This past weekend I accomplished one of my New Years resolutions and did something I NEVER thought I would do: I ran a half-marathon. This crazy idea burst forth in December, a “pourquoi pas?” moment when Kate and I decided to go buy new running shoes. Once I decided I was going to try, I was motivated to run even in the rain and snow. Originally I was only going to do the 10k, but as my running got better and my distances got longer, the idea of the half-marathon crept into my head and bounced around for a while. I put off officially signing up, however, because I still had my doubts. After a 12-mile run last week, however, I was feeling good. One thing people who don’t challenge themselves don’t realize is that achieving something new not only feels good, but is addicting and self-empowering. Because I had run that far against my own expectations, I had proven to myself that it was possible. Suddenly, the half-marathon seemed attainable. With a slight feeling of recklessness, I signed up.
I started to immediately regret it, worrying about the distance and the time and how I would look, but now I had no choice. The feeling lasted right to the starting line. Rudi was running it with me, and Kate, Alex, Doug, Laura, and Jaclyn were all there cheering us on. There were people running in silly costumes, excited kids, flowers. The excitement, similar to the excitement before putting on a big show, hit me, and got me easily through the first half. It helped that it was a beautiful day in the French countryside and I was running through vineyards with the hills in the background. Once the 10k ended and I realized I was only halfway finished, I began to struggle. I pushed through, however, and finished in 2 hours and 12 minutes, which is about a ten-minute mile. I accomplished both of my goals: finishing and not being last! With the end came the feeling of accomplishment, satisfaction, and the thirst for a new challenge. I don’t know if I will run another half-marathon, but this was a great first one, and I am looking forward to new challenges I can overcome in the future!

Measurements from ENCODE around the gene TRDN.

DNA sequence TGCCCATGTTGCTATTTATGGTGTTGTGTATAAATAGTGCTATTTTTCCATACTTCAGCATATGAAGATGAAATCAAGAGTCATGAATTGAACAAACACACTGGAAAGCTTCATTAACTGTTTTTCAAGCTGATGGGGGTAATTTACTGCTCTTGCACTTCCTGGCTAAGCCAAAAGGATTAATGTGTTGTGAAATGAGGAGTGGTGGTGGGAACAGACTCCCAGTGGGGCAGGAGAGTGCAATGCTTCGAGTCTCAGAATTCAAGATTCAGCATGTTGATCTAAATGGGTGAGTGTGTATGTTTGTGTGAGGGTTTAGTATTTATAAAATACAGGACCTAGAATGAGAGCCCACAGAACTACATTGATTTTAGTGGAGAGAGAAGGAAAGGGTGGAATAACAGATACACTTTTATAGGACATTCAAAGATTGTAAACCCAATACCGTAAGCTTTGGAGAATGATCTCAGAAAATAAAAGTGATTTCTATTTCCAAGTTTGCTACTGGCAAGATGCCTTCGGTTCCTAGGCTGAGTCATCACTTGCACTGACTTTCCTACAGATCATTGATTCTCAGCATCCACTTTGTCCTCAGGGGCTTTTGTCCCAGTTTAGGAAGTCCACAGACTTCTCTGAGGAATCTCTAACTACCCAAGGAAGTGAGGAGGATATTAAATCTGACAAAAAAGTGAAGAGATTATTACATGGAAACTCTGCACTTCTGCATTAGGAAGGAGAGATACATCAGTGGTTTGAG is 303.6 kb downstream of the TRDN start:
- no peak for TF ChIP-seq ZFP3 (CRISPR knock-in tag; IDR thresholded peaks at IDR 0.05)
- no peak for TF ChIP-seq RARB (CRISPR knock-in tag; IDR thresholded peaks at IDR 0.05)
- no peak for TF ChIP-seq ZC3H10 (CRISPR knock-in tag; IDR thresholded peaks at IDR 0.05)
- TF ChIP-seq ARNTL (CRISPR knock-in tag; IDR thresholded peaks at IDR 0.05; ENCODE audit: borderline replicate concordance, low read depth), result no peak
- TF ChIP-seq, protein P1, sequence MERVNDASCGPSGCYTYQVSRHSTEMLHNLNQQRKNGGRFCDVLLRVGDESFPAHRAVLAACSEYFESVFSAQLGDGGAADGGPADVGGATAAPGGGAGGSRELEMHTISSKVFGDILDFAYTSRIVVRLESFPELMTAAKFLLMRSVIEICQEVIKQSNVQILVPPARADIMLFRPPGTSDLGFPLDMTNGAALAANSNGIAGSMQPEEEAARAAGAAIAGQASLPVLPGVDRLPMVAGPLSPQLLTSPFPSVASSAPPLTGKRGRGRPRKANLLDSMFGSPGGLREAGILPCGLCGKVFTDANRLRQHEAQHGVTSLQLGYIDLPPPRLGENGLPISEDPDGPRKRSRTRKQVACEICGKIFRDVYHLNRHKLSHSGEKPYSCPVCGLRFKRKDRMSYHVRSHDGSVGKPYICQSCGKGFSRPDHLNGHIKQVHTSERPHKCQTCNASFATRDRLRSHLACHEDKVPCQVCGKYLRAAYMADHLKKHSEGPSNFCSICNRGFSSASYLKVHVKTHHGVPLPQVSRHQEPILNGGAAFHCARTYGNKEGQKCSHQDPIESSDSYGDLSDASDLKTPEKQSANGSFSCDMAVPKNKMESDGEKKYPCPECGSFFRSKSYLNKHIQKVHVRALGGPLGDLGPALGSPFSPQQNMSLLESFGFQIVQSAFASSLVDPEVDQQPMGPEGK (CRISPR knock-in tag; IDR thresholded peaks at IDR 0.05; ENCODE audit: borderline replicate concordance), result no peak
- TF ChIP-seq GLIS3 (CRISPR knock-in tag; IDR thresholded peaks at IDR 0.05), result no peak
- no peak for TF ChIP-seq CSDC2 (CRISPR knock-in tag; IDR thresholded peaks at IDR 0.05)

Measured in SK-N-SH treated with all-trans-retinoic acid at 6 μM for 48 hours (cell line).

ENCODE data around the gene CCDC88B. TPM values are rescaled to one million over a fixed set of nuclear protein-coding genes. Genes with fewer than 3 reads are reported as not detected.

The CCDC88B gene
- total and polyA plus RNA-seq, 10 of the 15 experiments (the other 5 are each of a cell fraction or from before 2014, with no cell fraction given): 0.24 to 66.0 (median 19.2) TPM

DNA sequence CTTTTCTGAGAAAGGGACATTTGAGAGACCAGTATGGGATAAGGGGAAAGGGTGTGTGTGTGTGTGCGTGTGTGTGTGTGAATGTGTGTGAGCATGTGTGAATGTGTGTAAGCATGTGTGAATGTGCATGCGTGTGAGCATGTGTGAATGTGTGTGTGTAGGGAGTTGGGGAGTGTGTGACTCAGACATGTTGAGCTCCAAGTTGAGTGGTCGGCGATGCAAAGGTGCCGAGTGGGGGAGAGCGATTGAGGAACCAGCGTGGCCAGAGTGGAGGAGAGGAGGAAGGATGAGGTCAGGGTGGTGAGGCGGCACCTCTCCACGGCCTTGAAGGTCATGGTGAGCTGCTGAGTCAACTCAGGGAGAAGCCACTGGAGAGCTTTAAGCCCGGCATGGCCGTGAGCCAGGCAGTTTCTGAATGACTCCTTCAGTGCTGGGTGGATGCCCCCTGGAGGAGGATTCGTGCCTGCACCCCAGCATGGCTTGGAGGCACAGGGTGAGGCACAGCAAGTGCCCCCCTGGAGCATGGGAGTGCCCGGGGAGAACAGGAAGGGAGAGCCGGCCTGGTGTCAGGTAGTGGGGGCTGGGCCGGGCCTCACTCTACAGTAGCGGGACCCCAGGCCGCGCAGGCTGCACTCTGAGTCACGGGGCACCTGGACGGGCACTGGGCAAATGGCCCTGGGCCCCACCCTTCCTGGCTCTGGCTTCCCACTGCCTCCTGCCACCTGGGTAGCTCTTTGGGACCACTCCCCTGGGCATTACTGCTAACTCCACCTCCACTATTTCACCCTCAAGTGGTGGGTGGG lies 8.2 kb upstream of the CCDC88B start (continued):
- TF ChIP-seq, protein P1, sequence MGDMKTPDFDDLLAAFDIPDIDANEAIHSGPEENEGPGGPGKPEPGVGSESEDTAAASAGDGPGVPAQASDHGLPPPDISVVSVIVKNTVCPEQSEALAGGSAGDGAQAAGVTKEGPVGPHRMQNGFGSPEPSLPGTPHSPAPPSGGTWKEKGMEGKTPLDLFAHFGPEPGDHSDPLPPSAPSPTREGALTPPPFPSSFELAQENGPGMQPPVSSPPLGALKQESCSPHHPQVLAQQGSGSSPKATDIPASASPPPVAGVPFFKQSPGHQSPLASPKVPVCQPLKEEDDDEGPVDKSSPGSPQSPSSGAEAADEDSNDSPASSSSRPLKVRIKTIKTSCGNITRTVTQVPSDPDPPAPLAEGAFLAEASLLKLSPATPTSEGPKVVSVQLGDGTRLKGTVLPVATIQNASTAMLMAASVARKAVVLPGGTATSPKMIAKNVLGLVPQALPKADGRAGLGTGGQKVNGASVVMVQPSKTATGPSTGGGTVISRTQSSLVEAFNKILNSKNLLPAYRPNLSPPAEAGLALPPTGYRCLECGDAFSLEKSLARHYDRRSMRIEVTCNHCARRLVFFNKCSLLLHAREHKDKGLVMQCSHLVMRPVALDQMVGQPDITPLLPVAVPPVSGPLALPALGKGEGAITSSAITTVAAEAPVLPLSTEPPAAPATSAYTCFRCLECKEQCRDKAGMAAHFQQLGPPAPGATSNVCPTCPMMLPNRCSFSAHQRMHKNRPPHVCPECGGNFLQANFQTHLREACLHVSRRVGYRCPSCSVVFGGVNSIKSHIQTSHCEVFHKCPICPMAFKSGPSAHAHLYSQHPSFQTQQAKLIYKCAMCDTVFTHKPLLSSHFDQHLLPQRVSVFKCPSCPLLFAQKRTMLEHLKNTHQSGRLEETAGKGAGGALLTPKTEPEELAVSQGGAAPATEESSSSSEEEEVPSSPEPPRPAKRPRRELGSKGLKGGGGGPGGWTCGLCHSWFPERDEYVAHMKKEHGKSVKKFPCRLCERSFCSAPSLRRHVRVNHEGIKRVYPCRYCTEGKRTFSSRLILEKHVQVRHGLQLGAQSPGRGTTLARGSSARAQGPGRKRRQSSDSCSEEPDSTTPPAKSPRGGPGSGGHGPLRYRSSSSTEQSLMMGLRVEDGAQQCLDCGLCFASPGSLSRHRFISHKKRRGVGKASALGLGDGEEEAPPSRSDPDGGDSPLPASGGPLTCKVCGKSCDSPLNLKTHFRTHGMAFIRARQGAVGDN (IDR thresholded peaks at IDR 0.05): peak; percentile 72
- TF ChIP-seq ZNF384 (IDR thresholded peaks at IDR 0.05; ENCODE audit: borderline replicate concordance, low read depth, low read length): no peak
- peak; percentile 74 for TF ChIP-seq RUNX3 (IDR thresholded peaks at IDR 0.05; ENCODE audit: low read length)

We were supposed to go to a wine tasting in Nuits-Saint-Georges after, but it unfortunately closed. Still, I got a free bottle of wine, as well as a free bottle of mustard, for running the race. You can tell we’re in Burgundy! In the end, we headed back to mine for some wine and Pocahontas. Three days later my legs are still sore, but it was a fun weekend!
I am quickly coming down to my last leg in France (as I will probably be reminding you of in the next few posts) and am realizing how much I don’t want to leave. I have my own apartment, my own job, my own life. I’ve got French friends and my own Chalon family. As much as I miss life at home, I have made a place for myself here, and as the end approaches I am increasingly realizing how comfortable I am. I don’t know if this is a result of knowing the end is near, but whatever happens, I will have to move on. The world keeps turning, and I have discovered that stagnation, while comfortable, would cause me to miss great opportunities. So here’s to an awesome end of the year and a start of new adventures!
Here is a TED Talk by Elizabeth Gilbert, the author of Eat, Pray, Love, about your inner genius. It is a new outlook on art and intelligence: http://www.ted.com/talks/elizabeth_gilbert_on_genius.html
French word of the day: s’inscrire-to sign up for. It’s so much easier to say in French…